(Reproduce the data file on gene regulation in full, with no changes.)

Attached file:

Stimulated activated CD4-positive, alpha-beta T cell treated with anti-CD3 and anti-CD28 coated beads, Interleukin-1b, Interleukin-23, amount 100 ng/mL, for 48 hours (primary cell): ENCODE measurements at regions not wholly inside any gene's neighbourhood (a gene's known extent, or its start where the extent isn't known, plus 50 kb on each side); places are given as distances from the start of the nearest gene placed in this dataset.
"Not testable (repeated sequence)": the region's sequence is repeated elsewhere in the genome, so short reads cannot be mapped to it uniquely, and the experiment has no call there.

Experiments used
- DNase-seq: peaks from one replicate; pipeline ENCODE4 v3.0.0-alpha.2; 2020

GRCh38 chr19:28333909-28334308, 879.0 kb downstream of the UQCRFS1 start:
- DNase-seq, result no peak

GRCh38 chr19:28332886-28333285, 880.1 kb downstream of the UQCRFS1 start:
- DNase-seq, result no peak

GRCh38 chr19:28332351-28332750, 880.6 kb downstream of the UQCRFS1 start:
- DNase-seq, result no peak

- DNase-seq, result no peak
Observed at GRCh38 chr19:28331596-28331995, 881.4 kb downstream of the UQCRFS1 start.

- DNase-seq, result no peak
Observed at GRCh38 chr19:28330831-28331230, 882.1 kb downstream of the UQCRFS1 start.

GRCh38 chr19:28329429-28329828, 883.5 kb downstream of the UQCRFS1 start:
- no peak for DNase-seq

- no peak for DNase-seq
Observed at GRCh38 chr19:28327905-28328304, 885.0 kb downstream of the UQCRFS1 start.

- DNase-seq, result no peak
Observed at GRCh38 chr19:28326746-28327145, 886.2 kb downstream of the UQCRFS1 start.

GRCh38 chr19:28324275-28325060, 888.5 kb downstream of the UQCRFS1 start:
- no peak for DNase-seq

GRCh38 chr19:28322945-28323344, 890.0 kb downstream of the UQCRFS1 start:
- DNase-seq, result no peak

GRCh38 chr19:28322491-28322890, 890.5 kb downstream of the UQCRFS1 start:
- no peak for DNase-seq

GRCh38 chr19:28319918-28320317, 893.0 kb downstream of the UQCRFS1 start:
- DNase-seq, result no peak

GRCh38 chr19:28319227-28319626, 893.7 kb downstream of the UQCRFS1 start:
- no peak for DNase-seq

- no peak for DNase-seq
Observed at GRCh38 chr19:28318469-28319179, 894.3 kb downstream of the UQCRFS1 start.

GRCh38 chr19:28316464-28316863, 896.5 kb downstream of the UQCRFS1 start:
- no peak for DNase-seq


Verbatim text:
Stimulated activated CD4-positive, alpha-beta T cell treated with anti-CD3 and anti-CD28 coated beads, Interleukin-1b, Interleukin-23, amount 100 ng/mL, for 48 hours (primary cell): ENCODE measurements at regions not wholly inside any gene's neighbourhood (a gene's known extent, or its start where the extent isn't known, plus 50 kb on each side); places are given as distances from the start of the nearest gene placed in this dataset.
"Not testable (repeated sequence)": the region's sequence is repeated elsewhere in the genome, so short reads cannot be mapped to it uniquely, and the experiment has no call there.

Experiments used
- DNase-seq: peaks from one replicate; pipeline ENCODE4 v3.0.0-alpha.2; 2020

GRCh38 chr19:28333909-28334308, 879.0 kb downstream of the UQCRFS1 start:
- DNase-seq, result no peak

GRCh38 chr19:28332886-28333285, 880.1 kb downstream of the UQCRFS1 start:
- DNase-seq, result no peak

GRCh38 chr19:28332351-28332750, 880.6 kb downstream of the UQCRFS1 start:
- DNase-seq, result no peak

- DNase-seq, result no peak
Observed at GRCh38 chr19:28331596-28331995, 881.4 kb downstream of the UQCRFS1 start.

- DNase-seq, result no peak
Observed at GRCh38 chr19:28330831-28331230, 882.1 kb downstream of the UQCRFS1 start.

GRCh38 chr19:28329429-28329828, 883.5 kb downstream of the UQCRFS1 start:
- no peak for DNase-seq

- no peak for DNase-seq
Observed at GRCh38 chr19:28327905-28328304, 885.0 kb downstream of the UQCRFS1 start.

- DNase-seq, result no peak
Observed at GRCh38 chr19:28326746-28327145, 886.2 kb downstream of the UQCRFS1 start.

GRCh38 chr19:28324275-28325060, 888.5 kb downstream of the UQCRFS1 start:
- no peak for DNase-seq

GRCh38 chr19:28322945-28323344, 890.0 kb downstream of the UQCRFS1 start:
- DNase-seq, result no peak

GRCh38 chr19:28322491-28322890, 890.5 kb downstream of the UQCRFS1 start:
- no peak for DNase-seq

GRCh38 chr19:28319918-28320317, 893.0 kb downstream of the UQCRFS1 start:
- DNase-seq, result no peak

GRCh38 chr19:28319227-28319626, 893.7 kb downstream of the UQCRFS1 start:
- no peak for DNase-seq

- no peak for DNase-seq
Observed at GRCh38 chr19:28318469-28319179, 894.3 kb downstream of the UQCRFS1 start.

GRCh38 chr19:28316464-28316863, 896.5 kb downstream of the UQCRFS1 start:
- no peak for DNase-seq